Who doesn’t enjoy the fresh aroma of a cup of steaming hot coffee? This time-honoured beverage has graced tables and stimulated conversation around the world for more than 1,000 years. Coffee has stood the test of time and holds its position as the second most traded commodity in the world following petroleum.
A Bit of History
One legend has it that coffee originated in Ethiopia through a goat herder who noticed that his goats were particularly”energized” after eating some berries from a bush. He shared this information with the abbot of a local monastery. The abbot thought it would be a good idea to make a brew from these berries. So he took some berries, roasted them, ground them up and dissolved them in hot water to make what we now know as coffee. Other legends claim a different story and origin. Whatever the case, it seems that coffee did originate in the hot climate of Eastern Africa.
A Wildly Popular Drink
Coffee became a wildly popular drink throughout Eastern Africa and the Middle East. Pilgrims travelling from all over to Mecca sought to drink the beverage, the most popular drink of the time. From the Middle East coffee was introduced to Europe, Indonesia and the Americas largely through Dutch traders.
Fascinating Coffee Facts
(1) Coffee was banned at least three times in history
The first time it was banned (16th century) in Mecca by Muslim rulers because they believed that the stimulating side effects of drinking coffee were undesirable and unacceptable. Coffee was banned a second time ( 17th century) by Charles the II. Then it was again banned (in the 17th century) by Frederik the Great.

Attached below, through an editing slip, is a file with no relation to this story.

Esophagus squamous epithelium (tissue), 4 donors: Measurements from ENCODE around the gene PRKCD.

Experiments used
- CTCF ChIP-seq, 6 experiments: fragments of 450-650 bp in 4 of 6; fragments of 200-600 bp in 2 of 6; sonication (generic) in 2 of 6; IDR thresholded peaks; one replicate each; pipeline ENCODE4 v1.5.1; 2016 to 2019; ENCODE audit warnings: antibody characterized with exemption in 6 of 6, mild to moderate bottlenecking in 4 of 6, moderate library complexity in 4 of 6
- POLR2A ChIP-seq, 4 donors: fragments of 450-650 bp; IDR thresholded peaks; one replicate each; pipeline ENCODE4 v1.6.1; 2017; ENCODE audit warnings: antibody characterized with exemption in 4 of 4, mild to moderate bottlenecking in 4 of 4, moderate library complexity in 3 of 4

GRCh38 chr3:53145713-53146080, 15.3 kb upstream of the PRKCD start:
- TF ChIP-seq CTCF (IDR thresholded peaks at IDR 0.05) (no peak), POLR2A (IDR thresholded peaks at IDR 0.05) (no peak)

(2) Coffee was the reason for the invention of the Webcam
In 1991 at the university of Cambridge (England), It seems that people were tired of walking across campus only to find that the coffee pot was already empty. The Webcam was invented as a way to stream the coffee machine online so that people could check (online) to see if the coffee pot had coffee in it.
(3) Coffee started a social revolution
Coffee houses began appearing all over the Middle East and East Africa where people would go for entertainment and to catch up on the latest news and gossip. There was usually dancing, gaming (chess games), musical shows, and other entertainment. These coffee houses were the place to be if you wanted to be “in the know.”
(4) Coffee beans are not actually beans.
The coffee “bean” is, in fact, the seed of a berry which grows on a bush. Although the coffee “bean” has worldwide popularity, the fruit does not seem to enjoy the same popular recognition.
(5) Caffe Suspeso is an Italian tradition
In Italy, there is a long held tradition which originated in Naples called Caffe Suspeso (suspended coffee). According to this tradition, customers “pay-it-forward” by buying an extra cup of coffee to be put on hold for other customers who don’t have the money to buy coffee. When a “down-on-his-luck” customer comes by, he asks if there are any caffe suspesos available.
(6) Coffee used to have the name “Arabian Wine”